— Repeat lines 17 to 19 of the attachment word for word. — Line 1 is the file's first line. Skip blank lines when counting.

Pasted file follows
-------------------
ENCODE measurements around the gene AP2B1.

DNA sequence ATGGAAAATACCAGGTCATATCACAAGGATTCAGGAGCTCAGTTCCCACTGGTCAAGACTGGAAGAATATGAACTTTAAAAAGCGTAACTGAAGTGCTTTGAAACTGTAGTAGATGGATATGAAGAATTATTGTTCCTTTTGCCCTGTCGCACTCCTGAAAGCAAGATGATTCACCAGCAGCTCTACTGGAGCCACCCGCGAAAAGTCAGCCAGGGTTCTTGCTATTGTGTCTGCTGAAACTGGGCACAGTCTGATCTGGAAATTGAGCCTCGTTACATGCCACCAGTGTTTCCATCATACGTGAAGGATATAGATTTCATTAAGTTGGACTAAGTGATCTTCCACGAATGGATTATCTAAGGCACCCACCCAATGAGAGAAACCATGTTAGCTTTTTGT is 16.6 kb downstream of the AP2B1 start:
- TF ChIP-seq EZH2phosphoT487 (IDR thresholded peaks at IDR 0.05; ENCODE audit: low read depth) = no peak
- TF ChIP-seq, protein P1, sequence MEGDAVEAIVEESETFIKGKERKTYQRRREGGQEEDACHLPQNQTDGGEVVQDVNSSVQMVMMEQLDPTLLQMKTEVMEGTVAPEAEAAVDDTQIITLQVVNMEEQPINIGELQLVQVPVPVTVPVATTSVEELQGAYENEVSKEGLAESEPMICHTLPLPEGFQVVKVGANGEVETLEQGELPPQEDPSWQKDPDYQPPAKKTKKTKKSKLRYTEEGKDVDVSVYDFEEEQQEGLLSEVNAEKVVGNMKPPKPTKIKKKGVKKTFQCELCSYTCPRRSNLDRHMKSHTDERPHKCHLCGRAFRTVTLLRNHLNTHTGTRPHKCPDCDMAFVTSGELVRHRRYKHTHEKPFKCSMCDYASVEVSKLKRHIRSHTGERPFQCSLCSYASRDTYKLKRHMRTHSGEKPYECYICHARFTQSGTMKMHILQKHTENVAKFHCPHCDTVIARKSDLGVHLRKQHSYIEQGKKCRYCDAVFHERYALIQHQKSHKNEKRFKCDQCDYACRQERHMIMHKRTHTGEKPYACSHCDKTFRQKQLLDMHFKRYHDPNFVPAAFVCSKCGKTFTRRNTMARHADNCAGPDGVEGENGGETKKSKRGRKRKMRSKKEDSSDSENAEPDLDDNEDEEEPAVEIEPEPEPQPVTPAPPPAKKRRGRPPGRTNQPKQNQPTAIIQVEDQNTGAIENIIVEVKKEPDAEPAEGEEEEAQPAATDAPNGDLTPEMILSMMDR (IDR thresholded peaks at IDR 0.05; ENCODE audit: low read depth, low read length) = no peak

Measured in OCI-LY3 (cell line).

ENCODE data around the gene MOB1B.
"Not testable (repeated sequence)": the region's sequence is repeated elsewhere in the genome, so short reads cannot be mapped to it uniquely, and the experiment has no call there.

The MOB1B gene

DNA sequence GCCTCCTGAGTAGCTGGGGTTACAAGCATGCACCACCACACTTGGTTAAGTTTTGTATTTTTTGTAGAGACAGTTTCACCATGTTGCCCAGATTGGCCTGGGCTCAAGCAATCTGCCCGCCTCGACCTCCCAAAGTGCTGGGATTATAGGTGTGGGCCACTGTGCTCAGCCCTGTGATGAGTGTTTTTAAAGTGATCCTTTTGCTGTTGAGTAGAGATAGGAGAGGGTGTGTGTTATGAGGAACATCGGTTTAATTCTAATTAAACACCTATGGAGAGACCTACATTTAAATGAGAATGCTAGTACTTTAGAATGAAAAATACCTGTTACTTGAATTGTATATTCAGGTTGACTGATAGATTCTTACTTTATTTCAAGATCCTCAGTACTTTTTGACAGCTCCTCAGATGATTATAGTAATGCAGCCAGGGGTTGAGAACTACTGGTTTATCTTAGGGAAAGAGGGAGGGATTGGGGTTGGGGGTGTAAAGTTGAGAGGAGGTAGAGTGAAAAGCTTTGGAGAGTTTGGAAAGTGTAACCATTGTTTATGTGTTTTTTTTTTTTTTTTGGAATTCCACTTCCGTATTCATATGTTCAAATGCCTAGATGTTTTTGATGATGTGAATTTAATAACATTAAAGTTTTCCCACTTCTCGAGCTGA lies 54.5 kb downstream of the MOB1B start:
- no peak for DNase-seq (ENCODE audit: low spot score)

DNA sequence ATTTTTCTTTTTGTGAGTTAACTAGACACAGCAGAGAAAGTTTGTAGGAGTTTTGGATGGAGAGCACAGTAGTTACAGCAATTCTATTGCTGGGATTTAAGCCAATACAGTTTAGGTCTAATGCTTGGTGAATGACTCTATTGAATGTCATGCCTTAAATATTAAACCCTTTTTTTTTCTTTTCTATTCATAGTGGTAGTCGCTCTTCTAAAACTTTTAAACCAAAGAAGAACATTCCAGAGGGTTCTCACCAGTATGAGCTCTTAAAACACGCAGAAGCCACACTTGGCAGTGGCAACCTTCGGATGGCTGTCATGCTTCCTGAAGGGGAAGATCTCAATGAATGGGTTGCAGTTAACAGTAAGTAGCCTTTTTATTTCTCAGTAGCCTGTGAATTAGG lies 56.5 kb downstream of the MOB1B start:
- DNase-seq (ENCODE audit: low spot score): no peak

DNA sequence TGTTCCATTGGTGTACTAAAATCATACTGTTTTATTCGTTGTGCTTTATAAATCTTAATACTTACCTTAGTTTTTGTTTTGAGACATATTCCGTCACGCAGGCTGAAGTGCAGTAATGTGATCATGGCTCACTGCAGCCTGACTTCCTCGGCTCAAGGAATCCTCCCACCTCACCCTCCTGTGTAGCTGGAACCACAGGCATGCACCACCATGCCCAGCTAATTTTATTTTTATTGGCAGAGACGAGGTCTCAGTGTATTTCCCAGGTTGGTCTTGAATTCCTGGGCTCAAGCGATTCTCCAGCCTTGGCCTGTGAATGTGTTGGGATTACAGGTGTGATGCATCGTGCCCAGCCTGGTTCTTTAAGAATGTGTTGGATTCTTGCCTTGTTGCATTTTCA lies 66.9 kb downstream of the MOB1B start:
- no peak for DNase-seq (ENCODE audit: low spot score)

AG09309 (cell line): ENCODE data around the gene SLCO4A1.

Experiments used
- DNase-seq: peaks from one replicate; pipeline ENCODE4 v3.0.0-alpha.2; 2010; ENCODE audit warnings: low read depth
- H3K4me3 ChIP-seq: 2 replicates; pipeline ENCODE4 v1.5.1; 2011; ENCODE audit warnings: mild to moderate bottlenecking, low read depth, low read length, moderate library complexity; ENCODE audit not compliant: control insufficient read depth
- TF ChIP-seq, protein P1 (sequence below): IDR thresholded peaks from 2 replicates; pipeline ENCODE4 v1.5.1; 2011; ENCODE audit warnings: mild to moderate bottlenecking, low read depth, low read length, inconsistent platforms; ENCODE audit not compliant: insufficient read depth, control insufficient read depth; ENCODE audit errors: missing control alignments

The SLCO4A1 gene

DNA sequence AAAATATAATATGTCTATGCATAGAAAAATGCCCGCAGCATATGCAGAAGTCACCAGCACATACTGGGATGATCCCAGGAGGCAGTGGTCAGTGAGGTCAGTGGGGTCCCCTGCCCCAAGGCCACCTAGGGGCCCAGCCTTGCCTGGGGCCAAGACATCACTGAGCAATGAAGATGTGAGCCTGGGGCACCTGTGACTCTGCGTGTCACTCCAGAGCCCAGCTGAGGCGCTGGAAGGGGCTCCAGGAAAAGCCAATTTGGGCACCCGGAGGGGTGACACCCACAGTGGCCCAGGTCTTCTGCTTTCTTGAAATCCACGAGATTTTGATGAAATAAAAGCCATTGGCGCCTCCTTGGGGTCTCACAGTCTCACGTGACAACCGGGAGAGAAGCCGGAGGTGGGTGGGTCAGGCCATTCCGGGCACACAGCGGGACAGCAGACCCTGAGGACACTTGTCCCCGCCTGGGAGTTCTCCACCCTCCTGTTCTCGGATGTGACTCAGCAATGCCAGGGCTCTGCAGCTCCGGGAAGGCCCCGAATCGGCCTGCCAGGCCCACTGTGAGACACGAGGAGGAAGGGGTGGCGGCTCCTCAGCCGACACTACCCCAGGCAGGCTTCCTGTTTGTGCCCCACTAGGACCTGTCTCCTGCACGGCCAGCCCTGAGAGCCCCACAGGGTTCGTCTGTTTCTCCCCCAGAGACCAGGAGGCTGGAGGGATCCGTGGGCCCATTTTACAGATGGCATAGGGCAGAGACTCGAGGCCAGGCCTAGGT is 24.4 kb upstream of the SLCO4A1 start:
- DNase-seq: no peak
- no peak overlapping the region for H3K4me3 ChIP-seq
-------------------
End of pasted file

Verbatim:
- DNase-seq: peaks from one replicate; pipeline ENCODE4 v3.0.0-alpha.2; 2010; ENCODE audit warnings: low read depth
- H3K4me3 ChIP-seq: 2 replicates; pipeline ENCODE4 v1.5.1; 2011; ENCODE audit warnings: mild to moderate bottlenecking, low read depth, low read length, moderate library complexity; ENCODE audit not compliant: control insufficient read depth
- TF ChIP-seq, protein P1 (sequence below): IDR thresholded peaks from 2 replicates; pipeline ENCODE4 v1.5.1; 2011; ENCODE audit warnings: mild to moderate bottlenecking, low read depth, low read length, inconsistent platforms; ENCODE audit not compliant: insufficient read depth, control insufficient read depth; ENCODE audit errors: missing control alignments